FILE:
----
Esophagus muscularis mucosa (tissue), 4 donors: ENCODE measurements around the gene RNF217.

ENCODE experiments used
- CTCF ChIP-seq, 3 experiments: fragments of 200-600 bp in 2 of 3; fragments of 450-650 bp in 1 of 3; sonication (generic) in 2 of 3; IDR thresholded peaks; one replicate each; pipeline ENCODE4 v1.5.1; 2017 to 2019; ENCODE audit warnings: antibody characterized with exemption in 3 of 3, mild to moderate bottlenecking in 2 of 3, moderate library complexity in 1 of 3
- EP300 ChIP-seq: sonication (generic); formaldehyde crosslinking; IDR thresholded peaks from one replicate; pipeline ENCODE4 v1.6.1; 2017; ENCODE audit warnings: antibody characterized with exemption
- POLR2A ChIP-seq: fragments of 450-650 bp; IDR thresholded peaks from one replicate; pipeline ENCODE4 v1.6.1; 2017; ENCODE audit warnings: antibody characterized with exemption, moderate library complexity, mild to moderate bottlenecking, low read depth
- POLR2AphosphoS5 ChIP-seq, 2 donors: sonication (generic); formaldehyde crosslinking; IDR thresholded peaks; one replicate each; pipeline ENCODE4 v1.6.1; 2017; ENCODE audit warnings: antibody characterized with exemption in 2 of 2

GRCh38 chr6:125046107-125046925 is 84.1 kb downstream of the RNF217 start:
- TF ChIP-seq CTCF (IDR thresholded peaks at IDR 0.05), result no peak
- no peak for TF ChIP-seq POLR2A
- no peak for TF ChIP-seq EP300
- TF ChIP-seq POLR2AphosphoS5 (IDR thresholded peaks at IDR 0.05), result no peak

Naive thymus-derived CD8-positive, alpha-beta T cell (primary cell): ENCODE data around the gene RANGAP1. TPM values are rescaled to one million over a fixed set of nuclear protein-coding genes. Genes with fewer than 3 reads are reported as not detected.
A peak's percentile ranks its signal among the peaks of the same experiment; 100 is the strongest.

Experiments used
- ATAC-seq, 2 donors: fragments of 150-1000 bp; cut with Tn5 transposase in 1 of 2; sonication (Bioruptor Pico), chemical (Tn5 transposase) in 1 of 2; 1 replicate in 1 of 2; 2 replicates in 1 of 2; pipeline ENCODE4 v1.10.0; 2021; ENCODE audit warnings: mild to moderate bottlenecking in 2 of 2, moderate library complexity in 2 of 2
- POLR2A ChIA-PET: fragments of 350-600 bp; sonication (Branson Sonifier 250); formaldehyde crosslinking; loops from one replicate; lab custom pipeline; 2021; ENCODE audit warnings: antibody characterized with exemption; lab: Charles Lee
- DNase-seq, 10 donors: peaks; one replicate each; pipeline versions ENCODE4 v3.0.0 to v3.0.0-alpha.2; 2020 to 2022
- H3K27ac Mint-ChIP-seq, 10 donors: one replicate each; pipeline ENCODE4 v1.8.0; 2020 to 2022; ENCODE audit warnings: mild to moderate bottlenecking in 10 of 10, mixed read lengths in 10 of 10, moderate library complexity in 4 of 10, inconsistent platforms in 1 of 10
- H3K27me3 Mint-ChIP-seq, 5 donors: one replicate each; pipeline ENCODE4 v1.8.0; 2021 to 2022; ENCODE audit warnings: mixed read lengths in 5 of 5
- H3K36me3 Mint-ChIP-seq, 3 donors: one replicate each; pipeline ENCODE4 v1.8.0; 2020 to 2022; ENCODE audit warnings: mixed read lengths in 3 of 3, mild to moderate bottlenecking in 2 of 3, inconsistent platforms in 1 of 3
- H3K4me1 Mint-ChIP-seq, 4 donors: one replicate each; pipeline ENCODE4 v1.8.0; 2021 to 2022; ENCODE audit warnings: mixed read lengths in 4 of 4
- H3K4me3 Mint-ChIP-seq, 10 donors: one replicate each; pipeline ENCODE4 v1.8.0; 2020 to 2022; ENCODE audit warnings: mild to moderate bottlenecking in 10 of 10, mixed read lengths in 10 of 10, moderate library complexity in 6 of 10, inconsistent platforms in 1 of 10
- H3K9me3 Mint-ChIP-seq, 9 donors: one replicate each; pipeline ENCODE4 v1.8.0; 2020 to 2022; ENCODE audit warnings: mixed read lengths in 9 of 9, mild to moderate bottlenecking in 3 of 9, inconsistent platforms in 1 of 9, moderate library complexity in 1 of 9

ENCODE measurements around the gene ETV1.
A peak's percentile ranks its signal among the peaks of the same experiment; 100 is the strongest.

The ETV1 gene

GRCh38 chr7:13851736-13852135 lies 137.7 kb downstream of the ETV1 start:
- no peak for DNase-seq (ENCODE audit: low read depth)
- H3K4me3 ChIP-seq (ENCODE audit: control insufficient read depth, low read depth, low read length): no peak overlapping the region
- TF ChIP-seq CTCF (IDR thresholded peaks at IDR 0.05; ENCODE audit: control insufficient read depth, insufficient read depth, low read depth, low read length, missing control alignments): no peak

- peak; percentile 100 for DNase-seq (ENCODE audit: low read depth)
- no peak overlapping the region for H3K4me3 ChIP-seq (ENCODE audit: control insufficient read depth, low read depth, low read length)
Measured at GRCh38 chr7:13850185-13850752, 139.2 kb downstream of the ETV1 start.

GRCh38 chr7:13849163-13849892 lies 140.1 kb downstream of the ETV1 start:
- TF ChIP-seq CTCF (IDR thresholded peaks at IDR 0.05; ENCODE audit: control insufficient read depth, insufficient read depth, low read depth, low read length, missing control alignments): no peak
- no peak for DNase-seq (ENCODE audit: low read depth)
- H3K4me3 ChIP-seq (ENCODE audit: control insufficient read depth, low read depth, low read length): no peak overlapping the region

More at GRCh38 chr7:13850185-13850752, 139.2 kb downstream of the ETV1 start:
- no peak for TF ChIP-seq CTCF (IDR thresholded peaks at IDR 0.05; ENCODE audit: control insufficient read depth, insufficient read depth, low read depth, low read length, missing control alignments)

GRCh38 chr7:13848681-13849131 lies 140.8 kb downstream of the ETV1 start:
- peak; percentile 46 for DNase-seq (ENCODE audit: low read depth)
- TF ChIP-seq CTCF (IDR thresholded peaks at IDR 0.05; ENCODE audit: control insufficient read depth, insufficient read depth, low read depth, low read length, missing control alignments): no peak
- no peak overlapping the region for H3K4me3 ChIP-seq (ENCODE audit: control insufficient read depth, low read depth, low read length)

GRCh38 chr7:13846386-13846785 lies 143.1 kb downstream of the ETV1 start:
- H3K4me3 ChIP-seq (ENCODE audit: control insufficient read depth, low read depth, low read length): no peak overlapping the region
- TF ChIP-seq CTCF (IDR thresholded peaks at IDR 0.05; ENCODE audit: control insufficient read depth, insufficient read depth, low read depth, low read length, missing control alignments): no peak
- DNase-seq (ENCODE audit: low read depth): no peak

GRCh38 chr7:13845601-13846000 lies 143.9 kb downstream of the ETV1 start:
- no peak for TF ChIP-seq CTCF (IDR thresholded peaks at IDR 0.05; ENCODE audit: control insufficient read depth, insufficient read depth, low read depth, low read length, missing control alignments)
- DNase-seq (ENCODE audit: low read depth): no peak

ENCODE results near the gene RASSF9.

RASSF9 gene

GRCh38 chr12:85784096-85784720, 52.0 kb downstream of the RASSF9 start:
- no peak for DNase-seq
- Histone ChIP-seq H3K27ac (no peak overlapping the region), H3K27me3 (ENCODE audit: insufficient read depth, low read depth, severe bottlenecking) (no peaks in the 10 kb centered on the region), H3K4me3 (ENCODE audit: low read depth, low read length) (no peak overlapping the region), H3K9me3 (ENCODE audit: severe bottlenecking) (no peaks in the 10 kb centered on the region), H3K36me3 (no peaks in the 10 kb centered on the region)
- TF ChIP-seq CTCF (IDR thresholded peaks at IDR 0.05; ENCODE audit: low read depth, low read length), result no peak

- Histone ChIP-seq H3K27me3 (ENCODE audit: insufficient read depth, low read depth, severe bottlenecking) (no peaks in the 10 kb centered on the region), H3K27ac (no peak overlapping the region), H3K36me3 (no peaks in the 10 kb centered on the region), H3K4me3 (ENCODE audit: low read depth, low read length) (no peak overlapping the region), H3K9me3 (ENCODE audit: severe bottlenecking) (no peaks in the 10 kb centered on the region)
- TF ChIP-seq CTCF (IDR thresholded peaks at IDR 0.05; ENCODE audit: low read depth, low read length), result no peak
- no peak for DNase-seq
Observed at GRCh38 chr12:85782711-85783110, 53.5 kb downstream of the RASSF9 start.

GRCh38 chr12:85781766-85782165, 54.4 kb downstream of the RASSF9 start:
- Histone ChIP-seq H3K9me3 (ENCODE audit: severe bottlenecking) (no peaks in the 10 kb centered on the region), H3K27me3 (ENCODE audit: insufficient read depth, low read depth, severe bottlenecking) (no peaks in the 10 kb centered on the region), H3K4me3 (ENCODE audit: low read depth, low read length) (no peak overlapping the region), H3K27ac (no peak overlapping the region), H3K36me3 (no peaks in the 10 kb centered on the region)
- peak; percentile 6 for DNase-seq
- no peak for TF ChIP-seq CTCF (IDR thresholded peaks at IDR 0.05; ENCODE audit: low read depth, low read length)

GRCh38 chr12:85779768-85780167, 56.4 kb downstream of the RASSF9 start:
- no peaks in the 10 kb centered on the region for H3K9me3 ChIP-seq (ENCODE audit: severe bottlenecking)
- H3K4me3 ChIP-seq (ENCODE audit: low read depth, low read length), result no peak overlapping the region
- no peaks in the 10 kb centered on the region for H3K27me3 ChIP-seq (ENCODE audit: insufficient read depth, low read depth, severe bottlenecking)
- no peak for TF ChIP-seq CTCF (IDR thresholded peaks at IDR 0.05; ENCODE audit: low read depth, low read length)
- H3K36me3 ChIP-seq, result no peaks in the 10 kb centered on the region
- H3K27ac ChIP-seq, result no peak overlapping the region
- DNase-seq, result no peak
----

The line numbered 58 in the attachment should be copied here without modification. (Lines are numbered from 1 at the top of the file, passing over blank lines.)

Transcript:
- TF ChIP-seq CTCF (IDR thresholded peaks at IDR 0.05; ENCODE audit: low read depth, low read length), result no peak